Despite Light gradually growing insane, the convoluted brilliance of Death Note is in not knowing whether to cheer for or to boo at our new age dictator; he may be an idealistic bastard, but the hard truth of the matter is that he is arguably doing mankind a great favour by killing off line after line of unrepentant murderers, raining down an ultimate judgement on those criminals protected behind years of lawful bureaucracy. The issue is complex, but ultimately comes down to whether or not you feel everyone, no matter what they have done, deserves a second chance, or if murder deserves murder in return. Both ideals are paved with contradictions. There is no right answer, merely point of view. Light can make mistakes; he will kill innocent people, but does the end ultimately justify the means? Is a better world worth a few innocent lives?
As if to comment on the herd like mentality of human nature, Light pokes fun at the cult websites springing up around his mysterious murdering sprees, and even goes so far as to dub his online followers cowards; suggesting these are people unable to support his methods in public, so they turn to the safe annoniminity of the internet. Knowingly though, Light is himself hiding behind a notebook, only capable of doing the “right thing” behind a locked door.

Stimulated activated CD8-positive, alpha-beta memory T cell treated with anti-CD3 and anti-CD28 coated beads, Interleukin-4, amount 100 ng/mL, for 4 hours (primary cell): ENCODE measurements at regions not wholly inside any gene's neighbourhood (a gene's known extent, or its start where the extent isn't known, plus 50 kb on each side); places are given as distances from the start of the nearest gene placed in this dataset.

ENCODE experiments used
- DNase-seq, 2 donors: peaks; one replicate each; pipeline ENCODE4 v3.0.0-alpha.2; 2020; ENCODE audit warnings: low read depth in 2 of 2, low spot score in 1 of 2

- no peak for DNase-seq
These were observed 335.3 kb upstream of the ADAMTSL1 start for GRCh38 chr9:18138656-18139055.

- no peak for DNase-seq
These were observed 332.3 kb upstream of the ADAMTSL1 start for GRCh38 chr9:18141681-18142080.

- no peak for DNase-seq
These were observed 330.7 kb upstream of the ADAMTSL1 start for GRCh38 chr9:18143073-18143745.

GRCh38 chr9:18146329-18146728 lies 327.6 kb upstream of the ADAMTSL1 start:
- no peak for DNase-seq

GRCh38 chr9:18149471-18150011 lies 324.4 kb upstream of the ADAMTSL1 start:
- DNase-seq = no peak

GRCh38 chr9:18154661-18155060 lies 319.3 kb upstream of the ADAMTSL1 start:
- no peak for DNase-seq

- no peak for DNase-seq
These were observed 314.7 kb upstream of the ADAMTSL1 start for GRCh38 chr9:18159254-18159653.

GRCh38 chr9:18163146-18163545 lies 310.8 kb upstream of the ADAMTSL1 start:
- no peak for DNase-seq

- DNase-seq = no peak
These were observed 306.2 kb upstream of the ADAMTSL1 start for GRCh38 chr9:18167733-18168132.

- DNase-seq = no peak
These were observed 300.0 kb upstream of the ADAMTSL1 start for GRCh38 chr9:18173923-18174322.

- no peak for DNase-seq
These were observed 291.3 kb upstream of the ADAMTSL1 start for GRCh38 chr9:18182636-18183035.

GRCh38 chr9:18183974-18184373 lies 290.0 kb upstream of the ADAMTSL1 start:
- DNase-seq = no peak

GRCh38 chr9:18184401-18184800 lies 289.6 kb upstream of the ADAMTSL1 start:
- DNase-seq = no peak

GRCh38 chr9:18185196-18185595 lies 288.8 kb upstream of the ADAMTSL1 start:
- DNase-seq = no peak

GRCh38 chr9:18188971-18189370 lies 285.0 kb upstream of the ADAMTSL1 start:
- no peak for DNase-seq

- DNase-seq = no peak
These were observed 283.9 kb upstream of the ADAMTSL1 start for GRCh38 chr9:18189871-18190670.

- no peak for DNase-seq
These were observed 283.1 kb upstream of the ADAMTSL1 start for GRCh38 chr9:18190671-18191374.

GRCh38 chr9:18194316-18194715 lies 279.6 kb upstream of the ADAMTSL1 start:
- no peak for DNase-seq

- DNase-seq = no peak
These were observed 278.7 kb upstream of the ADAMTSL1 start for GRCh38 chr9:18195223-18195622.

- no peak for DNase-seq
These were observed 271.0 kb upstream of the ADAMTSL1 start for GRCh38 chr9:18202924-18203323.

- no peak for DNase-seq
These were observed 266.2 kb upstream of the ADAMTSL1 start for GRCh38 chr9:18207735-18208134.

It’s funny how we spend hours upon hours watching anime, often only for but a few short minutes of absolute pay off. I watch One Piece for these transcendental moments; don’t get me wrong, it’s a consistently fun show but every so often, it raises itself to a rare point of pure emotional resonance with me, where for a few scant minutes all of my attention is completely focussed on the screen, emotions lost somewhere between ultimate high and shocking low.
This happened again today with episode 147 – Luffy, Zoro and Nami are sitting at a bar, drinking and joking, when a purely evil pirate by the name of “Bellamy” walks in and immediately starts a fight with Luffy. He laughs in Luffy’s face, calls him weak and bitterly insults them all for chasing their childish dreams. In Bellamy’s mooted new world, there is no need for dreams. By now him and his whole crew are viciously mocking The Straw Hat Pirates, bullying them, spitting drinks in their faces and throwing beer bottles, basically trying to strip them of their dignity.